We never asked our server what E&O stands for; maybe we should have, because it may as well have been 'Excellent & Outstanding'. You never run out of a good restaurant in London and that's what we found to our surprise today at E&O. Just off the well-worn path that is Portobello Market Road is a line of little cafes, eateries and restaurants that were looking for business this sunny Saturday afternoon. While their contemporaries who had set up stalls on the oh-so-busy market road, some of these guys were twiddling their thumbs or just standing outside to take in the rays (they would probably tell you they were trying to draw in the customers to come warm the vacant seats in their restaurants).
So, what was it going to be today? Sicilian? Nah! Mediterranean? Nah! (Besides, wouldn't that be similar to Sicilian anyway?) How about a full English? Umm no! I've never really understood that term anyway; can you really get a 'half English' anywhere? If not, then why not just call it an English breakfast anyway? Europe didn't seem to be the way to go this afternoon and so we moved on to our next option, E&O. One look at the menu and we were hooked. Now, I have to admit that my wife and I are addicts when it comes to dim sum anyway, so seeing dim sum and Asian food presented with a new twist definitely got us excited. We didn't even have to ask each other whether we wanted to try it out; "let's go", we almost said at the same time.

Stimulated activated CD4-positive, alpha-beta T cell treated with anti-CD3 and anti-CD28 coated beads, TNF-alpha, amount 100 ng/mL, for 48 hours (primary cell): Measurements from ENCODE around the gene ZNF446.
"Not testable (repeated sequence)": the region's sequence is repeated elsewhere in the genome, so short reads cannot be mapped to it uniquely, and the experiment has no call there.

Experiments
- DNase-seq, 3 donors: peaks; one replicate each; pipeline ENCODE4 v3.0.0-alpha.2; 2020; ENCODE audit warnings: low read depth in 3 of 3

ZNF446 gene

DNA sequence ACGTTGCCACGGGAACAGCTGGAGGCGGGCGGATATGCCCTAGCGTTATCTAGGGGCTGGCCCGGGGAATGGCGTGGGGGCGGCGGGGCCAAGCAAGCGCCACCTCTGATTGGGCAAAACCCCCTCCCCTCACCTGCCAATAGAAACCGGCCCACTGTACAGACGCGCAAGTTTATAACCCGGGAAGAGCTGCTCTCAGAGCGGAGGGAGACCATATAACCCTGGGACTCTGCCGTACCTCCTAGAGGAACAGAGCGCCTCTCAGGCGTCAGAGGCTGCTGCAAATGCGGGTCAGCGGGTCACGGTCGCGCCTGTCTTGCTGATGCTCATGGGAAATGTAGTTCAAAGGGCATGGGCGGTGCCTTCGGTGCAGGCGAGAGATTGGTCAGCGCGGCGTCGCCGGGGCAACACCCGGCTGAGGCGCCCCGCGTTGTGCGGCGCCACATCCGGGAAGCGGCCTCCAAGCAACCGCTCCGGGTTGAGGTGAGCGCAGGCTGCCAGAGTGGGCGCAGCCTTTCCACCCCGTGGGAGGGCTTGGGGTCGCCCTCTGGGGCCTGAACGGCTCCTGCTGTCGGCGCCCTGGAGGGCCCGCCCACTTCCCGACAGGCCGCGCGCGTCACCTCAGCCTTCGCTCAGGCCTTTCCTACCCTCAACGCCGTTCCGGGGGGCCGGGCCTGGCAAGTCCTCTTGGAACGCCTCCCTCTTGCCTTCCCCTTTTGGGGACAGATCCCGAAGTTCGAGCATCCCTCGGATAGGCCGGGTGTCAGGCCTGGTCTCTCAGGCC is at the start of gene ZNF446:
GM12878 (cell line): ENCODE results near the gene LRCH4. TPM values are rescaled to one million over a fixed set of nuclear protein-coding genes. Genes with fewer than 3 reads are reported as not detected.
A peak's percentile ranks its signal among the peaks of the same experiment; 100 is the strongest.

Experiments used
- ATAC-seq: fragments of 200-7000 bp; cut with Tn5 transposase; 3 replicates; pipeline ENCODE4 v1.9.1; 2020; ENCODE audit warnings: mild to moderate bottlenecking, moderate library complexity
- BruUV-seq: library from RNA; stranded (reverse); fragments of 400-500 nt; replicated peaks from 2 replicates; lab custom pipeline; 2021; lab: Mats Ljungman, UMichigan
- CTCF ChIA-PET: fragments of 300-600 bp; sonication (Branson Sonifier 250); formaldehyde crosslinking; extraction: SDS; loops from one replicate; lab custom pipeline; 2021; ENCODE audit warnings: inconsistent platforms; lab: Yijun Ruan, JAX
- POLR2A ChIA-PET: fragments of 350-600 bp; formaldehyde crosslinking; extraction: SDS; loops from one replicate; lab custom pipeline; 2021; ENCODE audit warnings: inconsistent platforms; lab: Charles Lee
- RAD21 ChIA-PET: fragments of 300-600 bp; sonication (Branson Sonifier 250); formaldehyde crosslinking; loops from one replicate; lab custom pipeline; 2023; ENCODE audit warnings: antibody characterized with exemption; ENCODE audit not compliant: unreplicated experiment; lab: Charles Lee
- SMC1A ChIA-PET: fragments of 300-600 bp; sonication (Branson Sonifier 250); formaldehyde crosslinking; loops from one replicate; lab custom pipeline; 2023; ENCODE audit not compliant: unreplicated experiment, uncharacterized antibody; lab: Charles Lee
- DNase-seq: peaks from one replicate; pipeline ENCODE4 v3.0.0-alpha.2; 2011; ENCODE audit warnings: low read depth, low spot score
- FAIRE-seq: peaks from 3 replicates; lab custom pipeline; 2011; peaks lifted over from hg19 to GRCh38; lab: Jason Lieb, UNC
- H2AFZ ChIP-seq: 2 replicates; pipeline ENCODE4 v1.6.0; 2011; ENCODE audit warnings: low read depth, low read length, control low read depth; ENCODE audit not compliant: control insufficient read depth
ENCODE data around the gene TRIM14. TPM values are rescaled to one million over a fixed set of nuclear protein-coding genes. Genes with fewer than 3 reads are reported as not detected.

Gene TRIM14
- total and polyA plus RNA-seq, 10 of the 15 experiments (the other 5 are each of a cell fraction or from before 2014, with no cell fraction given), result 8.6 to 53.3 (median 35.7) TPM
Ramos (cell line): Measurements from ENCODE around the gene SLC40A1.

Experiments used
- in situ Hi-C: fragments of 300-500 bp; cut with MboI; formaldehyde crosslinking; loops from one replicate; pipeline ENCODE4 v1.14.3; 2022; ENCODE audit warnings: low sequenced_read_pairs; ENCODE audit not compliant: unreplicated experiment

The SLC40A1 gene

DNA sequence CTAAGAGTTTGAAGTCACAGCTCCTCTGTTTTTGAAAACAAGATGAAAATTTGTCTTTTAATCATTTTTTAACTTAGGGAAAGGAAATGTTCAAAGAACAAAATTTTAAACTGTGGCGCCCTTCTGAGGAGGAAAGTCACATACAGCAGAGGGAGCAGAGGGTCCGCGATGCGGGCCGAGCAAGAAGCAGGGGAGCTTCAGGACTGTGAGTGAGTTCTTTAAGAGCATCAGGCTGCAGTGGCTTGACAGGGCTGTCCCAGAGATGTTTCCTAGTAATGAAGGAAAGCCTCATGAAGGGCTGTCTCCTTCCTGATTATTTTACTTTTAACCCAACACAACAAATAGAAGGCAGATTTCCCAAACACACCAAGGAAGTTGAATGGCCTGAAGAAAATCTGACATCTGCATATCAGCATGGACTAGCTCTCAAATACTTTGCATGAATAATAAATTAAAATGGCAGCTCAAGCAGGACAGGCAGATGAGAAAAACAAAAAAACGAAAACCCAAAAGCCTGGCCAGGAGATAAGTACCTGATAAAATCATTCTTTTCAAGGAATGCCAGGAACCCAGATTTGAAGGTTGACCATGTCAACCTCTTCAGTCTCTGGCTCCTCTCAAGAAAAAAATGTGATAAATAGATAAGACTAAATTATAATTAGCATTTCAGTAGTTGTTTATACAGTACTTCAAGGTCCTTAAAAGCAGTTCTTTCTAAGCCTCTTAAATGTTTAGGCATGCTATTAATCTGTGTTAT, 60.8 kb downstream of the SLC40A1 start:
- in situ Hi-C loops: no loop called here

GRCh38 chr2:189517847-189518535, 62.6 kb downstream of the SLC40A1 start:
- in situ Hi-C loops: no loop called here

Seated quickly, we were ready to dig in. And we were so hungry, we could have almost asked our server to bring one of everything on the menu. (To be honest, at the end of the meal, it almost did seem like we got one of each item on the menu... or close to it). We did struggle for a moment because it all looked so good, but then our hunger got the better of us. All said and done though, my wife was obviously more organized in her thoughts and knew what she wanted... "I want to try the pumpkin and miso gyoza... it sounds interesting." That usually means, "I've figured out what I want to eat, and now it's your turn."